Closing the attainment gap in Scottish education. Key points The gap between children from low-income and high-income households starts early.
By age 5, it is 10–13 months. Lower attainment in literacy and numeracy is linked to deprivation throughout primary school. By age 12–14 (S2), pupils from better-off areas are more than twice as likely as those from the most deprived areas to do well in numeracy. Attainment at 16 (the end of S4) has risen overall, but a significant and persistent gap remains between groups. The researchers conclude that: advice about developing the curriculum, improving educational outcomes for all pupils and inspecting schools should explicitly provide guidance on reducing the link between poverty and attainment; lack of data, research and evaluation evidence for schools and local authorities currently hampers progress.
The Scottish education community needs a national evidence base of what works and professional development in how to use evidence. Background. ClosingtheAttainmentGapinScottishEducation. Briefing33. Domielli anti oppressive practice. Inequality income social problems full. Mpse summary 0. Dp the broken society and reflections on antiwelfarism 010611 en. Inequalities. Scotland's attainment gap: three ways to bridge the educational divide. The UK has one of the most socially segregated school systems in the developed world, with academic selection – where children are admitted to a school on the basis of ability – and parental choice at its core.
The Organisation for Economic Co-operation and Development (OECD) believes this has a negative impact on social equality and a young person’s ability to earn a good income in the future. OECD evidence shows that segregated schools present children with two different perspectives of the world and affect their life chances. Effects of poverty There is a strong link between a pupil’s socioeconomic status and how well they do in school. Pupils from disadvantaged backgrounds have a higher chance of failing. In Scotland, it is estimated that one in four children is living in poverty. Following the Finns Finland is widely recognised as being an educational success story. Why children under five are twice as likely to die in the UK as in Sweden. Revealed: health prospects of children in care look worse than for anyone else.
When the state gets involved in the welfare of children or young people under 18, we call them “looked after”.
They might live with foster parents, in a children’s home, with friends or relatives, or even with their own family under a compulsory home supervision order. Nearly 95,000 British youngsters live in such arrangements, which is not far off one in 100. We know that their life chances are not as good as they should be. A child's chances of being taken into care depend on where they live in the UK. A child growing up in the UK is much less likely to be doing so in care if they live in Northern Ireland rather than England, Scotland or Wales.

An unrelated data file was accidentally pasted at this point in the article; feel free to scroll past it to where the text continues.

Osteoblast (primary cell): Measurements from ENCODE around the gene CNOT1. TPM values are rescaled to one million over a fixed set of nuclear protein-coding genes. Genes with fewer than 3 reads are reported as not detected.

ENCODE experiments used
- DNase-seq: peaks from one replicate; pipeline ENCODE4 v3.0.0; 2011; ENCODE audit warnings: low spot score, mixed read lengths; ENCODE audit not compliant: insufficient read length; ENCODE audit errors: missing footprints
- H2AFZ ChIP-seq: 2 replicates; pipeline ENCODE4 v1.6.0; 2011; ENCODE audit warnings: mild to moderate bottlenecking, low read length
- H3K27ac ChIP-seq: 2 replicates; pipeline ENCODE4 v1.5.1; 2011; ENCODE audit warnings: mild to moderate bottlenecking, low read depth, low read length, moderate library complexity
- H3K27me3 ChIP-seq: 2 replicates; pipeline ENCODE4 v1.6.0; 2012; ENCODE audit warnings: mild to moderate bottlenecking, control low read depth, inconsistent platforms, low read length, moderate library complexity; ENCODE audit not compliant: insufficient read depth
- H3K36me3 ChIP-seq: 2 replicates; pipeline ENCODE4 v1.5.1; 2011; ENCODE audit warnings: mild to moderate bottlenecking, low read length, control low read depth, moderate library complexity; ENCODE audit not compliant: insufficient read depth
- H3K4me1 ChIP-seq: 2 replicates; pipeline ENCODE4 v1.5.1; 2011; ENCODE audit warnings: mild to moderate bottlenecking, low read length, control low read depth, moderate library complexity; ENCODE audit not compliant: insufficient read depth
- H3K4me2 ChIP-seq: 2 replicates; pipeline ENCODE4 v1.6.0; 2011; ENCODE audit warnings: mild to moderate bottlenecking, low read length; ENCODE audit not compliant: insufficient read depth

That’s the finding of a new study from my colleagues and I working on the Child Welfare Inequalities Project, which highlights just how profoundly unequal children’s chances are of being in care or experiencing abuse or neglect. Our research set out to identify inequalities in children’s chances of being on a child protection plan or register – essentially a confirmed case of abuse or neglect – or of being in care, or what’s called a looked after child. We analysed data for about 36,000 children in contact with child protection services in 55 local authorities or trusts in 2015 and examined the minutiae of what happened in eight of them.
The four UK countries of England, Northern Ireland, Scotland and Wales create a kind of natural experiment in children’s social care with differing legal systems, structures and political leadership. Global inequality is on the rise – but at vastly different rates across the world. Inequality is rising almost everywhere across the world – that’s the clear finding of the first ever World Inequality Report.
In particular, it has grown fastest in Russia, India and China – places where this was long suspected but there was little accurate data to paint a reliable picture. Until now, it was actually very difficult to compare inequality in different regions of the world because of sparse or inconsistent data, which lacked credibility. But, attempting to overcome this gap, the new World Inequality Report is built on data collection work carried out by more than a hundred researchers located across every continent and contributing to the World Wealth and Income Database.
Inequality in Scotland: despite Nordic aspirations, things are not improving. When it comes to social policy, Scottish politicians have tended to look across the North Sea, rather than the Atlantic, for inspiration.
The desire to follow the more progressive Nordic model on issues of social and economic inequality has become one of the defining features of Scottish politics in comparison with the rest of the UK. Since the introduction of the Scotland Act in 1998, more and more of the powers needed to achieve this “idyll” have been devolved from Westminster to Holyrood, enabling the Scottish parliament to take a different course to its southern neighbour. Given that 2018 is the 20th anniversary of the Scotland Act, it is a timely moment to take stock. How has Scotland fared in its aspiration to reduce inequality?